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Mol Interv. 2009 Aug;9(4):168-70. doi: 10.1124/mi.9.4.4.

Parstatin, a novel protease-activated receptor 1-derived inhibitor of angiogenesis.

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  • 1Division of Matrix Biology, Department of Medicine, Beth Israel Deaconess Medical Center and Harvard Medical School, Boston, MA 02215, USA.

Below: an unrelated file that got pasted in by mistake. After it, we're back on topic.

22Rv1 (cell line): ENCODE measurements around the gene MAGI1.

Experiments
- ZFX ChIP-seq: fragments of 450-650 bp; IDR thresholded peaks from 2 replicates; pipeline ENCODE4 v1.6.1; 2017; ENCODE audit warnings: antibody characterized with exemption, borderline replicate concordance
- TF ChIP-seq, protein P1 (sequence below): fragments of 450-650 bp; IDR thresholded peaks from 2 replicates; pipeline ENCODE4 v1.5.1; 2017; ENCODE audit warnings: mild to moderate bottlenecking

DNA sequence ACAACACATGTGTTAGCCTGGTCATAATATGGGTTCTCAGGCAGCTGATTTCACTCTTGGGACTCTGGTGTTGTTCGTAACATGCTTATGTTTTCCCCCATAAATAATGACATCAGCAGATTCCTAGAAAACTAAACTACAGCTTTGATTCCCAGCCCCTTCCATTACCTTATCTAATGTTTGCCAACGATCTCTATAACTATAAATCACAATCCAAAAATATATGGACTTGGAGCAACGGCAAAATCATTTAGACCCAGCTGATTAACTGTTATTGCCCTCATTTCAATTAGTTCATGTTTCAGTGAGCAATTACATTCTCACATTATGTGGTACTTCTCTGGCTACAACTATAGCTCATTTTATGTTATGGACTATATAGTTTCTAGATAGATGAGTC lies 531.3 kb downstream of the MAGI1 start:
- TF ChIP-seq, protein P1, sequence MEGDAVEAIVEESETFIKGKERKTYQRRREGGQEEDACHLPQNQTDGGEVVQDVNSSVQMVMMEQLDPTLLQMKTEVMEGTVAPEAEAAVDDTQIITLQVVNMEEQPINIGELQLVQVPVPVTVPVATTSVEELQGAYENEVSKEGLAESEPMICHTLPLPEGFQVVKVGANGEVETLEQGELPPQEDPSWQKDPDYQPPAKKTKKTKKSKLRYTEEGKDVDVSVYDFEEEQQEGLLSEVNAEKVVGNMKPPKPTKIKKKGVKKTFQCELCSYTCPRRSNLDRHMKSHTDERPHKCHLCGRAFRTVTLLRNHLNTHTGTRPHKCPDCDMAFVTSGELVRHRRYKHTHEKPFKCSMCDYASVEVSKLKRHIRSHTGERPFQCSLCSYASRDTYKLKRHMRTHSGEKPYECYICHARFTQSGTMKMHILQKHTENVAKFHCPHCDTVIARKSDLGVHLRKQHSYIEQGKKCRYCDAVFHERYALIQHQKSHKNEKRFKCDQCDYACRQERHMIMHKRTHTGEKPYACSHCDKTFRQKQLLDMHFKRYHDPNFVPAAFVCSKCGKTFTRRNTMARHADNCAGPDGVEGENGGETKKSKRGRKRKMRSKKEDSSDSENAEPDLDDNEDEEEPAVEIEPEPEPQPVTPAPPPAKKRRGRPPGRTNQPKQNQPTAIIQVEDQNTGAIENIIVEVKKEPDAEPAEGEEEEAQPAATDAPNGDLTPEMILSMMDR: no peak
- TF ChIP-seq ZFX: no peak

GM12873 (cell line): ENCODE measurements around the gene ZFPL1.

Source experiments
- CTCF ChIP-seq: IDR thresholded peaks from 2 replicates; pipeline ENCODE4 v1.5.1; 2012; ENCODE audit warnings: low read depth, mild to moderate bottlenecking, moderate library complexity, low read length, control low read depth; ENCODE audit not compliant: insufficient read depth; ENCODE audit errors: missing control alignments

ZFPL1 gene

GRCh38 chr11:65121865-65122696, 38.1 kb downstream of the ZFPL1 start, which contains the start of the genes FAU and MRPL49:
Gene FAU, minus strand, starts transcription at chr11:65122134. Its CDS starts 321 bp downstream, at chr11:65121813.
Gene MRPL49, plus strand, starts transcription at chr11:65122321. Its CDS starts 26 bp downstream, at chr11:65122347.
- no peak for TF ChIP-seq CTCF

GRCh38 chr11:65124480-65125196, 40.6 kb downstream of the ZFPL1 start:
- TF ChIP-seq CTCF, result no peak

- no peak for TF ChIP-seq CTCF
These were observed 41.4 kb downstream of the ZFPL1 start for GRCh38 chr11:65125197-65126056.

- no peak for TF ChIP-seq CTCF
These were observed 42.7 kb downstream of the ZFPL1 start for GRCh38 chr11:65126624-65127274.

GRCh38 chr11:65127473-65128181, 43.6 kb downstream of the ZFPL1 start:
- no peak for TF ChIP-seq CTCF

Angiogenesis, the process of forming new blood vessels, is a well established and clinically relevant feature of a variety of disease states. Whether blood vessels sprout in a given tissue environment depends on the balance between factors that stimulate angiogenesis and those that impede it. Potent pro-angiogenic factors such as vascular endothelial growth factor (VEGF) have been identified, validated, and successfully used in the clinic. Likewise, anti-angiogenic factors are also emerging as biologically relevant and therapeutically useful entities. PAR1 is a G protein-coupled receptor (GPCR) that participates in hemostasis and vascular development and that mediates the angiogenic activity of thrombin. PAR1 is activated through proteolytic cleavage of its first forty-one extracellular residues by a variety of proteases, most notably thrombin. However, little effort has focused on the forty-one-residue peptide fragment liberated during PAR1 activation. Tsopanoglou and colleagues have now demonstrated that this peptide, parstatin, has intriguing antiangiogenic activity, and, in a follow-up study, they demonstrate its potential pharmacological utility using a rat model of ischemic heart disease.

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